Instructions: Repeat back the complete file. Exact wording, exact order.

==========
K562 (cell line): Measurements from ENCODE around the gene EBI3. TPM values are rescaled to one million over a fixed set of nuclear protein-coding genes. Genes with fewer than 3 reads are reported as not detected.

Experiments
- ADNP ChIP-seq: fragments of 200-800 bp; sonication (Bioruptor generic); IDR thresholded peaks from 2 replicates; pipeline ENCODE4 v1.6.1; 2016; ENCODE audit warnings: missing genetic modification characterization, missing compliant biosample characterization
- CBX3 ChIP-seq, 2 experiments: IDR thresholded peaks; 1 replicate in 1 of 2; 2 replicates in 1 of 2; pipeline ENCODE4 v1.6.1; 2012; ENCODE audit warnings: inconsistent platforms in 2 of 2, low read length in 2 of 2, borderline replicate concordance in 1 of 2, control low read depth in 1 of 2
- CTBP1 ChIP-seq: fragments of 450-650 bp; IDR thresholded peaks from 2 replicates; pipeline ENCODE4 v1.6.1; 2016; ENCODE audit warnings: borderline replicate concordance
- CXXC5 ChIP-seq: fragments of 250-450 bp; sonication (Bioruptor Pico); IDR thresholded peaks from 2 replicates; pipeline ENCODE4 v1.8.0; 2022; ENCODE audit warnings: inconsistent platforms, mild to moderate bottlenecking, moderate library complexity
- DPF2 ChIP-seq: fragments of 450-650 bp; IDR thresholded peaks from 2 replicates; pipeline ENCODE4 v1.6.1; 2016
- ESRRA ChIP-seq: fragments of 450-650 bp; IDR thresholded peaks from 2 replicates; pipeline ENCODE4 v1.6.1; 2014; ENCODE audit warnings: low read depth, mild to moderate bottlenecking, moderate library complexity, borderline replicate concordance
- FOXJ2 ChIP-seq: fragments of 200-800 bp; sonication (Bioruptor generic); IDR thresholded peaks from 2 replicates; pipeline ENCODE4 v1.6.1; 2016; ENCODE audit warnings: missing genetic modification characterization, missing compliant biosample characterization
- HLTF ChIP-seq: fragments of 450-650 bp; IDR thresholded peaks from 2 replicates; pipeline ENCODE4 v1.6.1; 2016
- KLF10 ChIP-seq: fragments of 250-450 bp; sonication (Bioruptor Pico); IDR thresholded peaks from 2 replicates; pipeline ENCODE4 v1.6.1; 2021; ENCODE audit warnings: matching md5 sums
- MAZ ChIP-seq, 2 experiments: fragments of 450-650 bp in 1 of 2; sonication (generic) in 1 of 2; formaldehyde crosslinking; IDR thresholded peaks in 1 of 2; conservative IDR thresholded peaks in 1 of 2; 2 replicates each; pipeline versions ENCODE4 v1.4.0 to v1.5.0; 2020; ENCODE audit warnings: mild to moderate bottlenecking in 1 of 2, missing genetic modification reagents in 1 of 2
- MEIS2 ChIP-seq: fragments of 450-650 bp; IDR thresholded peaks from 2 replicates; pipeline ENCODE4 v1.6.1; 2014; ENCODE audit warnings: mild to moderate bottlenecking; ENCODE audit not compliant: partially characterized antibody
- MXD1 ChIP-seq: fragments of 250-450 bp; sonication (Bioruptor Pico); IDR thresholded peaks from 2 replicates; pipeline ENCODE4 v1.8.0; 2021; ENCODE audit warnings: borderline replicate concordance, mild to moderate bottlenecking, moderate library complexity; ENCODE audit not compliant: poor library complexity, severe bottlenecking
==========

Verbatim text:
K562 (cell line): Measurements from ENCODE around the gene EBI3. TPM values are rescaled to one million over a fixed set of nuclear protein-coding genes. Genes with fewer than 3 reads are reported as not detected.

Experiments
- ADNP ChIP-seq: fragments of 200-800 bp; sonication (Bioruptor generic); IDR thresholded peaks from 2 replicates; pipeline ENCODE4 v1.6.1; 2016; ENCODE audit warnings: missing genetic modification characterization, missing compliant biosample characterization
- CBX3 ChIP-seq, 2 experiments: IDR thresholded peaks; 1 replicate in 1 of 2; 2 replicates in 1 of 2; pipeline ENCODE4 v1.6.1; 2012; ENCODE audit warnings: inconsistent platforms in 2 of 2, low read length in 2 of 2, borderline replicate concordance in 1 of 2, control low read depth in 1 of 2
- CTBP1 ChIP-seq: fragments of 450-650 bp; IDR thresholded peaks from 2 replicates; pipeline ENCODE4 v1.6.1; 2016; ENCODE audit warnings: borderline replicate concordance
- CXXC5 ChIP-seq: fragments of 250-450 bp; sonication (Bioruptor Pico); IDR thresholded peaks from 2 replicates; pipeline ENCODE4 v1.8.0; 2022; ENCODE audit warnings: inconsistent platforms, mild to moderate bottlenecking, moderate library complexity
- DPF2 ChIP-seq: fragments of 450-650 bp; IDR thresholded peaks from 2 replicates; pipeline ENCODE4 v1.6.1; 2016
- ESRRA ChIP-seq: fragments of 450-650 bp; IDR thresholded peaks from 2 replicates; pipeline ENCODE4 v1.6.1; 2014; ENCODE audit warnings: low read depth, mild to moderate bottlenecking, moderate library complexity, borderline replicate concordance
- FOXJ2 ChIP-seq: fragments of 200-800 bp; sonication (Bioruptor generic); IDR thresholded peaks from 2 replicates; pipeline ENCODE4 v1.6.1; 2016; ENCODE audit warnings: missing genetic modification characterization, missing compliant biosample characterization
- HLTF ChIP-seq: fragments of 450-650 bp; IDR thresholded peaks from 2 replicates; pipeline ENCODE4 v1.6.1; 2016
- KLF10 ChIP-seq: fragments of 250-450 bp; sonication (Bioruptor Pico); IDR thresholded peaks from 2 replicates; pipeline ENCODE4 v1.6.1; 2021; ENCODE audit warnings: matching md5 sums
- MAZ ChIP-seq, 2 experiments: fragments of 450-650 bp in 1 of 2; sonication (generic) in 1 of 2; formaldehyde crosslinking; IDR thresholded peaks in 1 of 2; conservative IDR thresholded peaks in 1 of 2; 2 replicates each; pipeline versions ENCODE4 v1.4.0 to v1.5.0; 2020; ENCODE audit warnings: mild to moderate bottlenecking in 1 of 2, missing genetic modification reagents in 1 of 2
- MEIS2 ChIP-seq: fragments of 450-650 bp; IDR thresholded peaks from 2 replicates; pipeline ENCODE4 v1.6.1; 2014; ENCODE audit warnings: mild to moderate bottlenecking; ENCODE audit not compliant: partially characterized antibody
- MXD1 ChIP-seq: fragments of 250-450 bp; sonication (Bioruptor Pico); IDR thresholded peaks from 2 replicates; pipeline ENCODE4 v1.8.0; 2021; ENCODE audit warnings: borderline replicate concordance, mild to moderate bottlenecking, moderate library complexity; ENCODE audit not compliant: poor library complexity, severe bottlenecking